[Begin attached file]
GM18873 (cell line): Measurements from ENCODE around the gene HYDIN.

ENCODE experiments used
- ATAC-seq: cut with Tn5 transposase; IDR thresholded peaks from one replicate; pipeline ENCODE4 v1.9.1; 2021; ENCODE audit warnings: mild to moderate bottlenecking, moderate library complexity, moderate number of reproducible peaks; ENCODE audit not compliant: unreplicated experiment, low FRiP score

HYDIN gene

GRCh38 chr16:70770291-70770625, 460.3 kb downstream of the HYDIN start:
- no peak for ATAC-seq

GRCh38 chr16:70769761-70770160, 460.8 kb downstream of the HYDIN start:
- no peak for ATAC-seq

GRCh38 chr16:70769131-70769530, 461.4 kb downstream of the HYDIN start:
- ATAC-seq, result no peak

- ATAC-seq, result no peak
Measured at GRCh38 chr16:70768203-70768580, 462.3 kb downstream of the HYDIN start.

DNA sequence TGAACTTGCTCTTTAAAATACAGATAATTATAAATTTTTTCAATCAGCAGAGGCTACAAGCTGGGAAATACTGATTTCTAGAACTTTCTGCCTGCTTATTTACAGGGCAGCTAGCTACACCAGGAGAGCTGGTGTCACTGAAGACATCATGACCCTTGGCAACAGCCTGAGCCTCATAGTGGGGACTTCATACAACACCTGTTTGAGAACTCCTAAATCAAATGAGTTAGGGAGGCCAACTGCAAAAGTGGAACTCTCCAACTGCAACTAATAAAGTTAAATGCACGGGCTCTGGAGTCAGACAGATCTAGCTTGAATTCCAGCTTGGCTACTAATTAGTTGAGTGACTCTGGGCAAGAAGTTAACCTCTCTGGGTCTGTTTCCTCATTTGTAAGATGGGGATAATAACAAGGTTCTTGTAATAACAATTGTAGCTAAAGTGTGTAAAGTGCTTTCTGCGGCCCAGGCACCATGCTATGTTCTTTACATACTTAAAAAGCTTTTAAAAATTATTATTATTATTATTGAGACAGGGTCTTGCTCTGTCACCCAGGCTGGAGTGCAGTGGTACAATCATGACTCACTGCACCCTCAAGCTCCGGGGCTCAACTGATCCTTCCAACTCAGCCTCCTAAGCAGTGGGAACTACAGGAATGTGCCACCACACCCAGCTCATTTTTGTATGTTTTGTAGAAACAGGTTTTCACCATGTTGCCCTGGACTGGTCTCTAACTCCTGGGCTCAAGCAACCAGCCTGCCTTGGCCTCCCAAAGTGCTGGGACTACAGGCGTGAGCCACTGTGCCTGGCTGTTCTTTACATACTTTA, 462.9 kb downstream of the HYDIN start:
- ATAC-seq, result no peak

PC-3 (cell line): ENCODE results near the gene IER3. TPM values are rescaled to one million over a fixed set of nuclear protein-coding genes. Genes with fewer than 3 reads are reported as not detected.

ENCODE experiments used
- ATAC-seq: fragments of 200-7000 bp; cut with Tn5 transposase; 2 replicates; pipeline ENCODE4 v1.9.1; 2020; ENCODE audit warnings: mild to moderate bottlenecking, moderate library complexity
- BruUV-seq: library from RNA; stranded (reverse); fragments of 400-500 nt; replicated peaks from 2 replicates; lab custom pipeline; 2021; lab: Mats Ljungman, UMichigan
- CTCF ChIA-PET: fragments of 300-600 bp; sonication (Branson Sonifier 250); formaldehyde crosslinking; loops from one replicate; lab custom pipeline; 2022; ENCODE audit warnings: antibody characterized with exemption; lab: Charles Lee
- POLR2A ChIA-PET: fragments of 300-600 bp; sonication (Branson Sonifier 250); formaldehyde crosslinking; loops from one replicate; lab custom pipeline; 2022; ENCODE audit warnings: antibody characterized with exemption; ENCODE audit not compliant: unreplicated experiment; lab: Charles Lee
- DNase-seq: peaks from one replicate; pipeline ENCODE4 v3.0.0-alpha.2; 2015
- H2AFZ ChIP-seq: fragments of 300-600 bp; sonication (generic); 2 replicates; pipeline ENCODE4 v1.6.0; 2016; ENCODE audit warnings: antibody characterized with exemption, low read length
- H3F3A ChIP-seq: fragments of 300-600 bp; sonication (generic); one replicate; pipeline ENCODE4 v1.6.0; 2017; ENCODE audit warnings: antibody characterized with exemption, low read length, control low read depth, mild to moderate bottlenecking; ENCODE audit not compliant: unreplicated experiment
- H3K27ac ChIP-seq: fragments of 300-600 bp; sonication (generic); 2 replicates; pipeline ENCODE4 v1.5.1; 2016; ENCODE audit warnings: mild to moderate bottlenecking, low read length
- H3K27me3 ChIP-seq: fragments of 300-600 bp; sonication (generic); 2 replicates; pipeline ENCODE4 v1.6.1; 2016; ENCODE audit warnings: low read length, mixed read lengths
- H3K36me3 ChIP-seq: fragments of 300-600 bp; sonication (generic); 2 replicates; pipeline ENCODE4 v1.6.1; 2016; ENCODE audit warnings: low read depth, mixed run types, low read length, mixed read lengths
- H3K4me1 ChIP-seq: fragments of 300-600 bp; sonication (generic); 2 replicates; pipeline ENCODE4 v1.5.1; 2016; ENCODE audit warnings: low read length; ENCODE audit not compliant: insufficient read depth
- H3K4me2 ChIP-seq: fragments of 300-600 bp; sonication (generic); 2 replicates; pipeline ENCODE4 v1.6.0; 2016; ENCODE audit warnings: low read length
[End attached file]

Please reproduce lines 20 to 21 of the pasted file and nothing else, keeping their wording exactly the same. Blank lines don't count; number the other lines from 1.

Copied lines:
- POLR2A ChIA-PET: fragments of 300-600 bp; sonication (Branson Sonifier 250); formaldehyde crosslinking; loops from one replicate; lab custom pipeline; 2022; ENCODE audit warnings: antibody characterized with exemption; ENCODE audit not compliant: unreplicated experiment; lab: Charles Lee
- DNase-seq: peaks from one replicate; pipeline ENCODE4 v3.0.0-alpha.2; 2015